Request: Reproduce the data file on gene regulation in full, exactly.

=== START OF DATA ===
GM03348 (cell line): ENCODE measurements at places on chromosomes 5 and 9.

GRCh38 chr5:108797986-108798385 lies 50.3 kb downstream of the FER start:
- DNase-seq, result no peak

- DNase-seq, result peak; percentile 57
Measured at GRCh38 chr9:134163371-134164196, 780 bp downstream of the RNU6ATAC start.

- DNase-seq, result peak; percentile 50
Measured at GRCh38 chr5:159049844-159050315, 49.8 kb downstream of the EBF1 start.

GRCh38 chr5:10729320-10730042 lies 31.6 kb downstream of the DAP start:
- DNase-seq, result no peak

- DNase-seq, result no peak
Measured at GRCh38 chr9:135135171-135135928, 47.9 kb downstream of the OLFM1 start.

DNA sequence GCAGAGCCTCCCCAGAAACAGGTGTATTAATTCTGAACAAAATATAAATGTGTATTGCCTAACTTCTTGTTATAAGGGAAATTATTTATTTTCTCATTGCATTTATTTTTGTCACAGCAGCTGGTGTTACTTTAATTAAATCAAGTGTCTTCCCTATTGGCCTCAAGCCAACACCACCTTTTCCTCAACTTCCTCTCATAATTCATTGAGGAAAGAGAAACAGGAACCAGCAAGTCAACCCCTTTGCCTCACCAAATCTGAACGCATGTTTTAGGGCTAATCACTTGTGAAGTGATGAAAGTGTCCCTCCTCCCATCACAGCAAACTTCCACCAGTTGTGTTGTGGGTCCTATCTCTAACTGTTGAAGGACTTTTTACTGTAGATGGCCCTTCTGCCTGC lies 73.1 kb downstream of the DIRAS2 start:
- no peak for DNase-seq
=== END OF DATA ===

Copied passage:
GM03348 (cell line): ENCODE measurements at places on chromosomes 5 and 9.

GRCh38 chr5:108797986-108798385 lies 50.3 kb downstream of the FER start:
- DNase-seq, result no peak

- DNase-seq, result peak; percentile 57
Measured at GRCh38 chr9:134163371-134164196, 780 bp downstream of the RNU6ATAC start.

- DNase-seq, result peak; percentile 50
Measured at GRCh38 chr5:159049844-159050315, 49.8 kb downstream of the EBF1 start.

GRCh38 chr5:10729320-10730042 lies 31.6 kb downstream of the DAP start:
- DNase-seq, result no peak

- DNase-seq, result no peak
Measured at GRCh38 chr9:135135171-135135928, 47.9 kb downstream of the OLFM1 start.

DNA sequence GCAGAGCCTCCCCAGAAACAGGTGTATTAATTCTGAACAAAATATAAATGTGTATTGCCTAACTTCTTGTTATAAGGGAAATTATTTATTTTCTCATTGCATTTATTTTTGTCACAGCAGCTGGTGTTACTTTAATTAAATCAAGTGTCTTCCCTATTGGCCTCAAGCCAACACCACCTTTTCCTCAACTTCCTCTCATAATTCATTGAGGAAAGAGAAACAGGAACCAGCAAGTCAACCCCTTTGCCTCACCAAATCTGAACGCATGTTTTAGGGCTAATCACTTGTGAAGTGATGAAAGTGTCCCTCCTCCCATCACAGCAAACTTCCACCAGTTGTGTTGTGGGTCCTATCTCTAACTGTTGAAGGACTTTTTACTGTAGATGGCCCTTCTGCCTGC lies 73.1 kb downstream of the DIRAS2 start:
- no peak for DNase-seq